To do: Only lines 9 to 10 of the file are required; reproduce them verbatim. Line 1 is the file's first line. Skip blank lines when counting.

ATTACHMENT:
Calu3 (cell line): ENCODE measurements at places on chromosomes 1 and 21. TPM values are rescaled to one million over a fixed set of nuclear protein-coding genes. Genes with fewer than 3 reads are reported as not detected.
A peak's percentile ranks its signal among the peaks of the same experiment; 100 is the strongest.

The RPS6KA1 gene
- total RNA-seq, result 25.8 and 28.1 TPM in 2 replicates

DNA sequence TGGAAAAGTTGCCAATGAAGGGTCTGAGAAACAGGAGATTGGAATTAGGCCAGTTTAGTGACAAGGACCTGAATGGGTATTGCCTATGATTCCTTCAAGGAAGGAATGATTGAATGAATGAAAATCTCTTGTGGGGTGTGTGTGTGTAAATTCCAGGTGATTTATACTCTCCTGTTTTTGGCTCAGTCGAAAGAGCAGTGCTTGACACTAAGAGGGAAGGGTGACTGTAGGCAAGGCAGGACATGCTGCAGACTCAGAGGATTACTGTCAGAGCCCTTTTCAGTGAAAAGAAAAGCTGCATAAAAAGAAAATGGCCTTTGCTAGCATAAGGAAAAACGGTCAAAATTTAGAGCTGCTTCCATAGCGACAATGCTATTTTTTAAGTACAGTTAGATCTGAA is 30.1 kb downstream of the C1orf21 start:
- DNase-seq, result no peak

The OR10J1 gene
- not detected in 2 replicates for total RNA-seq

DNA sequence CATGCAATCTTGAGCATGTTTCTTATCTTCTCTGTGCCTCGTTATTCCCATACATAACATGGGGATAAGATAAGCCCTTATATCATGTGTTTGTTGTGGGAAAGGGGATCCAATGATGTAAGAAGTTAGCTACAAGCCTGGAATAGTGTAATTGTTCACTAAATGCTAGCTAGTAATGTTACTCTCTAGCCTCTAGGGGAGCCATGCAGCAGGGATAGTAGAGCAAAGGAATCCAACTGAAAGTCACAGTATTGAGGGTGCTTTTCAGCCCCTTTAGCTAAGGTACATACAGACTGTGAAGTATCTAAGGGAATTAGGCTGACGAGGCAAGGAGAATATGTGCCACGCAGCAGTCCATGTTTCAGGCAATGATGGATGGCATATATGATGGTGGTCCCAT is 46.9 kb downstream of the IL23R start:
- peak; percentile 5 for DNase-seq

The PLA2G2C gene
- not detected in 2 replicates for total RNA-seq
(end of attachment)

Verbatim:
DNA sequence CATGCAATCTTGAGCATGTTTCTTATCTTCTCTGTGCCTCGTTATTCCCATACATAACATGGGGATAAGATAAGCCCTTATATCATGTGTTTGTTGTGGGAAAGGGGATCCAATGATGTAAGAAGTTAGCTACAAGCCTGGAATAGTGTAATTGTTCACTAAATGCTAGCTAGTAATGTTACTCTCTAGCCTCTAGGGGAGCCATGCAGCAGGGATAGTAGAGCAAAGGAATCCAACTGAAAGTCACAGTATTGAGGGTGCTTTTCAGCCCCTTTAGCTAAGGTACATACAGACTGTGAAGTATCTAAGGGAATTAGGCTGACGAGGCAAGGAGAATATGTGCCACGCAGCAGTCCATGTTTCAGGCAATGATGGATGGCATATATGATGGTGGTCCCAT is 46.9 kb downstream of the IL23R start:
- peak; percentile 5 for DNase-seq